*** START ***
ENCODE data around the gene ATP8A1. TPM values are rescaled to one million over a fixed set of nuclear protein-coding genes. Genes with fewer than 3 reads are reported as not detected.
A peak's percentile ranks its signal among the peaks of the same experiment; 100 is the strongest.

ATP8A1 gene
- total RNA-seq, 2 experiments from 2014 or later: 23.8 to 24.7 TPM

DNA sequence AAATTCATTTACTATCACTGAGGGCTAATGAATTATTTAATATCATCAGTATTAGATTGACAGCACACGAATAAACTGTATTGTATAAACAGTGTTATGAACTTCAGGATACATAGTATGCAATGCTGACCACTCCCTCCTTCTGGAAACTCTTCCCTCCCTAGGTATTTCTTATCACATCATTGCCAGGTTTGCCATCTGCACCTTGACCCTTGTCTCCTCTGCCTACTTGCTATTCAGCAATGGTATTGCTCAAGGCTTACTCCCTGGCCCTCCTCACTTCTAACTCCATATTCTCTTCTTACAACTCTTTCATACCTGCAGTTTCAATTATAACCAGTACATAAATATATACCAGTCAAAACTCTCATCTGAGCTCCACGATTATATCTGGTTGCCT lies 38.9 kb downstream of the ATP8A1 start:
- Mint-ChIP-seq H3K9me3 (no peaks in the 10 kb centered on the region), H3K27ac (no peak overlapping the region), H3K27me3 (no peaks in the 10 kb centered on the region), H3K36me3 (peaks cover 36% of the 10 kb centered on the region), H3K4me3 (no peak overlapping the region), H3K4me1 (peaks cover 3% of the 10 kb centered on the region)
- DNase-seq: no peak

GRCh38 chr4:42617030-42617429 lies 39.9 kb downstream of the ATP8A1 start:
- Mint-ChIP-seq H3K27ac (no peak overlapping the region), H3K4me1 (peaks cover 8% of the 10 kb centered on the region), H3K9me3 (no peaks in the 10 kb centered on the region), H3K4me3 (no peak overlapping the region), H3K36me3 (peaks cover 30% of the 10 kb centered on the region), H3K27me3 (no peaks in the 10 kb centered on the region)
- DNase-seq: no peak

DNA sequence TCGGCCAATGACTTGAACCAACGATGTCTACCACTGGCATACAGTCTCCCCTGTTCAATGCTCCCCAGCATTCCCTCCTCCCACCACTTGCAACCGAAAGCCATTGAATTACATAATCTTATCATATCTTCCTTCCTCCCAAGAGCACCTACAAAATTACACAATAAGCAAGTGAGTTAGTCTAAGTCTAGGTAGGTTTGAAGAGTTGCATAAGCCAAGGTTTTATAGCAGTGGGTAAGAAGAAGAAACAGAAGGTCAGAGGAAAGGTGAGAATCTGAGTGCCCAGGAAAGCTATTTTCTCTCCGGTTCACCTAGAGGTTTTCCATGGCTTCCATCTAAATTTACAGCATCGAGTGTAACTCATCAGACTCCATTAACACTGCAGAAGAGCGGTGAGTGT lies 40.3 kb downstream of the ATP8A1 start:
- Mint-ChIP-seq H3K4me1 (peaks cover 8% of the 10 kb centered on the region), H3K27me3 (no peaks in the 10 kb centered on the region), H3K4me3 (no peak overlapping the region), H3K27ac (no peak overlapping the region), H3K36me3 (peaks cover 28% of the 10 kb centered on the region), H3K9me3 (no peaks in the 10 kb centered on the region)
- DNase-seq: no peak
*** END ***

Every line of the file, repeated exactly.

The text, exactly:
ENCODE data around the gene ATP8A1. TPM values are rescaled to one million over a fixed set of nuclear protein-coding genes. Genes with fewer than 3 reads are reported as not detected.
A peak's percentile ranks its signal among the peaks of the same experiment; 100 is the strongest.

ATP8A1 gene
- total RNA-seq, 2 experiments from 2014 or later: 23.8 to 24.7 TPM

DNA sequence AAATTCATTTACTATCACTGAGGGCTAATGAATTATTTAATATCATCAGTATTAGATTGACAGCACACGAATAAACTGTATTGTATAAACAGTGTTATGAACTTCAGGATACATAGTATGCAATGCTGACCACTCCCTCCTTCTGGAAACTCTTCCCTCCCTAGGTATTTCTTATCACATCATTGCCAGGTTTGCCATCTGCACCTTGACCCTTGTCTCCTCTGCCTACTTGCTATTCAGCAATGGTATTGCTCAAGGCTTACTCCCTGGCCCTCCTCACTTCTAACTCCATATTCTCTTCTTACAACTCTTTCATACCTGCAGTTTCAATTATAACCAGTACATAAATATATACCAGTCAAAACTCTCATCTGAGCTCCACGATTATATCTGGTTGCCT lies 38.9 kb downstream of the ATP8A1 start:
- Mint-ChIP-seq H3K9me3 (no peaks in the 10 kb centered on the region), H3K27ac (no peak overlapping the region), H3K27me3 (no peaks in the 10 kb centered on the region), H3K36me3 (peaks cover 36% of the 10 kb centered on the region), H3K4me3 (no peak overlapping the region), H3K4me1 (peaks cover 3% of the 10 kb centered on the region)
- DNase-seq: no peak

GRCh38 chr4:42617030-42617429 lies 39.9 kb downstream of the ATP8A1 start:
- Mint-ChIP-seq H3K27ac (no peak overlapping the region), H3K4me1 (peaks cover 8% of the 10 kb centered on the region), H3K9me3 (no peaks in the 10 kb centered on the region), H3K4me3 (no peak overlapping the region), H3K36me3 (peaks cover 30% of the 10 kb centered on the region), H3K27me3 (no peaks in the 10 kb centered on the region)
- DNase-seq: no peak

DNA sequence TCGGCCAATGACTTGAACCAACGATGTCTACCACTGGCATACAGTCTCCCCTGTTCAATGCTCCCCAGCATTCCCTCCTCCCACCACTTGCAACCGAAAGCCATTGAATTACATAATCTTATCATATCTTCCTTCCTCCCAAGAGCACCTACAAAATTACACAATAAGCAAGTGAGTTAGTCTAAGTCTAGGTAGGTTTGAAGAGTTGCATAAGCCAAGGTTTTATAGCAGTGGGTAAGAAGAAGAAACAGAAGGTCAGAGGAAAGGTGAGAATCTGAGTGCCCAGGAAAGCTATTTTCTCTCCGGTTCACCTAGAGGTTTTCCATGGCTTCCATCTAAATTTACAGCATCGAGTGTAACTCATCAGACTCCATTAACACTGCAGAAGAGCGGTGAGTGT lies 40.3 kb downstream of the ATP8A1 start:
- Mint-ChIP-seq H3K4me1 (peaks cover 8% of the 10 kb centered on the region), H3K27me3 (no peaks in the 10 kb centered on the region), H3K4me3 (no peak overlapping the region), H3K27ac (no peak overlapping the region), H3K36me3 (peaks cover 28% of the 10 kb centered on the region), H3K9me3 (no peaks in the 10 kb centered on the region)
- DNase-seq: no peak